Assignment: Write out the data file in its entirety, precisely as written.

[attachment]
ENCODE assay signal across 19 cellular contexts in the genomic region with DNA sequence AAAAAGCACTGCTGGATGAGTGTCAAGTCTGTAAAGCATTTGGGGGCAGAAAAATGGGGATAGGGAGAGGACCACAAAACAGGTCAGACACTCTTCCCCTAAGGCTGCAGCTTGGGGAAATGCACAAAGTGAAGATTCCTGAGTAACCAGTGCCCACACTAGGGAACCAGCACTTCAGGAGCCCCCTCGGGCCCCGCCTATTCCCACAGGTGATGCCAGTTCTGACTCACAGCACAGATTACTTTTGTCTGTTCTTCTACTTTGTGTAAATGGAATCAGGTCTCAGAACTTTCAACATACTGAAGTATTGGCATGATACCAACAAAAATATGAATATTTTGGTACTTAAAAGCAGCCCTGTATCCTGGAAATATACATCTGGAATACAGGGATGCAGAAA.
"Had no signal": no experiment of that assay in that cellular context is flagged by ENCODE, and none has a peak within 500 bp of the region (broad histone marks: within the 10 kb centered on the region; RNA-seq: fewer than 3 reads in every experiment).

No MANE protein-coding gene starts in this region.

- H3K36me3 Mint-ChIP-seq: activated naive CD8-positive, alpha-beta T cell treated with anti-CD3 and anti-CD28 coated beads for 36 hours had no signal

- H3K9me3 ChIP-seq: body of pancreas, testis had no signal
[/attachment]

ENCODE assay signal across 19 cellular contexts in the genomic region with DNA sequence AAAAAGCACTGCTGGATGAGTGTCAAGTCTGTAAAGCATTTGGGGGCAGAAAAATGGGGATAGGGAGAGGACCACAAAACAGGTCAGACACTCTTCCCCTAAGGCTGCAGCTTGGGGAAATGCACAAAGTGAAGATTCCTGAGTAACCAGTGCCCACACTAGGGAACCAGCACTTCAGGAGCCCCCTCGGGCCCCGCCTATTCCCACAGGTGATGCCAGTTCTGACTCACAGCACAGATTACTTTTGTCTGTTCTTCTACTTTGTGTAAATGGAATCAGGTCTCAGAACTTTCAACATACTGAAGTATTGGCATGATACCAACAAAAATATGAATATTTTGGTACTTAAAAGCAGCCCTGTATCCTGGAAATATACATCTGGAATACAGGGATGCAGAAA.
"Had no signal": no experiment of that assay in that cellular context is flagged by ENCODE, and none has a peak within 500 bp of the region (broad histone marks: within the 10 kb centered on the region; RNA-seq: fewer than 3 reads in every experiment).

No MANE protein-coding gene starts in this region.

- H3K36me3 Mint-ChIP-seq: activated naive CD8-positive, alpha-beta T cell treated with anti-CD3 and anti-CD28 coated beads for 36 hours had no signal

- H3K9me3 ChIP-seq: body of pancreas, testis had no signal